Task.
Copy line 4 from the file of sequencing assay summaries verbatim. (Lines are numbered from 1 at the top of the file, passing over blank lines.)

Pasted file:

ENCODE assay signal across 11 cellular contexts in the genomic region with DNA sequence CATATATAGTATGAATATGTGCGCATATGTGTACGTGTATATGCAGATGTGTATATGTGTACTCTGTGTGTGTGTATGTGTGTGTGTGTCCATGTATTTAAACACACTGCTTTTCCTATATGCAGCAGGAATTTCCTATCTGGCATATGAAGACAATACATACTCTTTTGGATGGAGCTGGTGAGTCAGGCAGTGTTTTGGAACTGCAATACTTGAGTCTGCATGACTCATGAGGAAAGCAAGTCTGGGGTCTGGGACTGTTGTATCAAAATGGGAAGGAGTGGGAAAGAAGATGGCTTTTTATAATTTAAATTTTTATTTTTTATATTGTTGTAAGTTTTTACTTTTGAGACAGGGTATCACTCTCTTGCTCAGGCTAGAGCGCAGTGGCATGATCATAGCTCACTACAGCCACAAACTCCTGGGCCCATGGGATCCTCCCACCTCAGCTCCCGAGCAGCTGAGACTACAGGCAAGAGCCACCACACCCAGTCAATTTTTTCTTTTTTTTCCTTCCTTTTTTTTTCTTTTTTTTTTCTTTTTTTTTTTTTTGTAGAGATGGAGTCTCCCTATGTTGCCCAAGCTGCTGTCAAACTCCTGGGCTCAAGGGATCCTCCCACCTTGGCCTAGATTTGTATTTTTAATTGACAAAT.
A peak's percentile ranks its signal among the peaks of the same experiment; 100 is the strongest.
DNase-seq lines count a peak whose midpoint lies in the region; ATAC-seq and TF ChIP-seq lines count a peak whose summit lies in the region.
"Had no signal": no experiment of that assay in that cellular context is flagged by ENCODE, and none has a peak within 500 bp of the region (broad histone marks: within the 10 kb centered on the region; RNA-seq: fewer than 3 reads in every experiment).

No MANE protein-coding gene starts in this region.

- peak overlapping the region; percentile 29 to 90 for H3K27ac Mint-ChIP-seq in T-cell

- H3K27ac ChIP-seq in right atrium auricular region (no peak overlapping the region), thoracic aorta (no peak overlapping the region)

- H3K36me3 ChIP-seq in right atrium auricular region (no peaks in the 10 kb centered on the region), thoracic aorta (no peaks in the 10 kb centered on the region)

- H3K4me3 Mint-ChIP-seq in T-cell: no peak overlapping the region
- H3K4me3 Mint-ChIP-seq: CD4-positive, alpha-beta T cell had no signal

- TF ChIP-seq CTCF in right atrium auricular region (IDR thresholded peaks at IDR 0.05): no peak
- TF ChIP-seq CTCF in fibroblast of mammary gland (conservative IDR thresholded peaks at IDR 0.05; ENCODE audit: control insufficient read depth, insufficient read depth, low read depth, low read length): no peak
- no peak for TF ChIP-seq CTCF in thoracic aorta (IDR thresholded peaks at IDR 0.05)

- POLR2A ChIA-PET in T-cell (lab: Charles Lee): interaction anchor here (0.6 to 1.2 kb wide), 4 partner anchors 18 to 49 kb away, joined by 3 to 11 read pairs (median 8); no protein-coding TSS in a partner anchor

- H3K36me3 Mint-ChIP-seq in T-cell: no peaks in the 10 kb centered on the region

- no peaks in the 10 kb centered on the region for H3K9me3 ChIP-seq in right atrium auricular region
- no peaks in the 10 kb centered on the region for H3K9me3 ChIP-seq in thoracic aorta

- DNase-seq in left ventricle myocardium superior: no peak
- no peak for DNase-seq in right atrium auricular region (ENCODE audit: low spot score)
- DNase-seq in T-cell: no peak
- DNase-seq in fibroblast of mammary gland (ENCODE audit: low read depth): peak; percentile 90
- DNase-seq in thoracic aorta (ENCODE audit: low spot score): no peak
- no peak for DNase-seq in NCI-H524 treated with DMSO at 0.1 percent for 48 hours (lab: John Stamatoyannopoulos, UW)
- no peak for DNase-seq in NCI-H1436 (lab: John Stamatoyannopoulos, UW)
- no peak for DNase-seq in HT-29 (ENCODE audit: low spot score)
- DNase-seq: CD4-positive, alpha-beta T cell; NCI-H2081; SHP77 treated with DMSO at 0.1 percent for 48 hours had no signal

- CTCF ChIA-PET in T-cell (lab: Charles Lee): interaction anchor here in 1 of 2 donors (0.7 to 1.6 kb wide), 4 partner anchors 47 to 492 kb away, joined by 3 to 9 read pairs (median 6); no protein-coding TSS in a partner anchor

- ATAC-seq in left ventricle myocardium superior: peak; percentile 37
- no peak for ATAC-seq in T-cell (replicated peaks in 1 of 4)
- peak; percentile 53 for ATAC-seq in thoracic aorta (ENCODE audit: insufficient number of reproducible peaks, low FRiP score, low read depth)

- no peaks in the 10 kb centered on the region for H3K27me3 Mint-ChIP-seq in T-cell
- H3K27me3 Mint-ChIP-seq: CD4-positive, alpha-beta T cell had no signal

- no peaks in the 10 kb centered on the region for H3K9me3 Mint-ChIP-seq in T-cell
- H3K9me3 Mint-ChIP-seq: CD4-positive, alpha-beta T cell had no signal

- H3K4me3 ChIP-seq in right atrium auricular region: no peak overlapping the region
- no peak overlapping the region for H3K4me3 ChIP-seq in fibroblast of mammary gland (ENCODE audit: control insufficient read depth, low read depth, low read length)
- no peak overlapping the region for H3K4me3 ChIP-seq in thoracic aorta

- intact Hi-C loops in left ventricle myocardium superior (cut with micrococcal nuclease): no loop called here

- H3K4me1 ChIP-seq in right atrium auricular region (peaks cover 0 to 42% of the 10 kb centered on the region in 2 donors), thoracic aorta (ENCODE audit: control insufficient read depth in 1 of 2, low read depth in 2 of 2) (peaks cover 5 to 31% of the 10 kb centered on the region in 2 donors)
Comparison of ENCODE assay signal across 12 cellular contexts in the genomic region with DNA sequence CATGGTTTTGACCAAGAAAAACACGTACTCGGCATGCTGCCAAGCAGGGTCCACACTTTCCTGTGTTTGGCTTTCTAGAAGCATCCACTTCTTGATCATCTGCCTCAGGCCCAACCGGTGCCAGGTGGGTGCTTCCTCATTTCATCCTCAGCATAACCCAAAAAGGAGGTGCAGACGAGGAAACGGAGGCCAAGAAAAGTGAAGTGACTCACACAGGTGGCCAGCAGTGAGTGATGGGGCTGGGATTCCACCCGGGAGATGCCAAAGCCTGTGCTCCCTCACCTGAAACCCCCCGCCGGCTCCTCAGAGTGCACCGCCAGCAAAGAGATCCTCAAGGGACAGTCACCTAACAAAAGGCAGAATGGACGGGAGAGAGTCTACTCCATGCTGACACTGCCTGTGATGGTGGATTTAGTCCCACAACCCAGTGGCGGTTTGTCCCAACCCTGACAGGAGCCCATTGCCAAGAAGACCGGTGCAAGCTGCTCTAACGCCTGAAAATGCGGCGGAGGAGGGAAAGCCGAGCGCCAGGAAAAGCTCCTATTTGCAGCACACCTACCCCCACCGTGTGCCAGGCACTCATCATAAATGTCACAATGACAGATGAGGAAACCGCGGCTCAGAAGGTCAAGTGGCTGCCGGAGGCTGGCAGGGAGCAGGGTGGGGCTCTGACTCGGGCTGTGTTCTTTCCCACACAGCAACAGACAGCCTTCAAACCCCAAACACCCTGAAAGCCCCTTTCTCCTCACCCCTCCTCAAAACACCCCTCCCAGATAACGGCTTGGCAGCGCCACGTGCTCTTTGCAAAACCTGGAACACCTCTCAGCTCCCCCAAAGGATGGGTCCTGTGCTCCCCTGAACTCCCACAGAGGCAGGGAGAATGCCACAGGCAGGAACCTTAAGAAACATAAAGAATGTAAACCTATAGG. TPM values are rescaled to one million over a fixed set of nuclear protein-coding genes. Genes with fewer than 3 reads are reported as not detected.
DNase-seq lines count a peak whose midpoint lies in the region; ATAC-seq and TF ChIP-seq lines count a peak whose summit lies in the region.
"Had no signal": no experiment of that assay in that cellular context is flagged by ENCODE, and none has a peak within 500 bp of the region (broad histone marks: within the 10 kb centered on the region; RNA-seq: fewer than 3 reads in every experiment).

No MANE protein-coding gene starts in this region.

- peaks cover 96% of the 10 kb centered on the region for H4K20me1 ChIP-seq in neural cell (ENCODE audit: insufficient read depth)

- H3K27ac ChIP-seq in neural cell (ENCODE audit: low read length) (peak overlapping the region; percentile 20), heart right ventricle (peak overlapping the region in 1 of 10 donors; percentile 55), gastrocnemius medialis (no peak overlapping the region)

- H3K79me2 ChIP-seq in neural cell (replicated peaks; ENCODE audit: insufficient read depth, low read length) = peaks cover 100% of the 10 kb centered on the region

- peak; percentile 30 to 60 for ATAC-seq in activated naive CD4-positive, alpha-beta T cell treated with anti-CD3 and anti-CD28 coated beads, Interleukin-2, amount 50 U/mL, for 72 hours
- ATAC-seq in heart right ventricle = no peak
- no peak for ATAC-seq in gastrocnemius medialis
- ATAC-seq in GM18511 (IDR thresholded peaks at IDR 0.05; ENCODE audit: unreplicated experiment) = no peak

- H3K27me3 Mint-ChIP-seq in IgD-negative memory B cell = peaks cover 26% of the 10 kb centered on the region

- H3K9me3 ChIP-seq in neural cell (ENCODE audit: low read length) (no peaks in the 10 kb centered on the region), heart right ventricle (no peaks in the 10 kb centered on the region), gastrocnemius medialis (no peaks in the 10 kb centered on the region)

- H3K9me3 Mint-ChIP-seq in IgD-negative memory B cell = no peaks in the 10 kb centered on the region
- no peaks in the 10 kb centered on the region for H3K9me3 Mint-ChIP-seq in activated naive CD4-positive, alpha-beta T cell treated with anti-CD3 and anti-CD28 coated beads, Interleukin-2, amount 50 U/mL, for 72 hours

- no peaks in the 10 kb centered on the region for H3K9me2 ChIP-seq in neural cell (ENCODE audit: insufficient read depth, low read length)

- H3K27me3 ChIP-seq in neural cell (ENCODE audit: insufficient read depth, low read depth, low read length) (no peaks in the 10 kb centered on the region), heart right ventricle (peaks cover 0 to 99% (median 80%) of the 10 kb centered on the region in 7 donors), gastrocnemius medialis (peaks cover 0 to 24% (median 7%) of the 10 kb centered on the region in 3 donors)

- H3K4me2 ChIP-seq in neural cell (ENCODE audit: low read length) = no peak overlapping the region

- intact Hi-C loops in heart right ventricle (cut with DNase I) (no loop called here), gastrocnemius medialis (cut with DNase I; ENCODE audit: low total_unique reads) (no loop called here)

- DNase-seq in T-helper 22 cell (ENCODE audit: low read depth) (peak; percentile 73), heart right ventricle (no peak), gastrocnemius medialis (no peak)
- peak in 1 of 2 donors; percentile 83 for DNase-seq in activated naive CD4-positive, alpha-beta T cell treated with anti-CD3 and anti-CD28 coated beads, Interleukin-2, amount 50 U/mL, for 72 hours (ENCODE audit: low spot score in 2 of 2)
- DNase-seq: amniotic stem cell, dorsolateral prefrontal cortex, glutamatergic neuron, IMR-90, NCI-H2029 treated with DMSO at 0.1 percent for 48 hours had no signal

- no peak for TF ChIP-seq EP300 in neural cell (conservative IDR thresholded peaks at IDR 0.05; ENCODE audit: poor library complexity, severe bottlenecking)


"Had no signal": no experiment of that assay in that cellular context is flagged by ENCODE, and none has a peak within 500 bp of the region (broad histone marks: within the 10 kb centered on the region; RNA-seq: fewer than 3 reads in every experiment).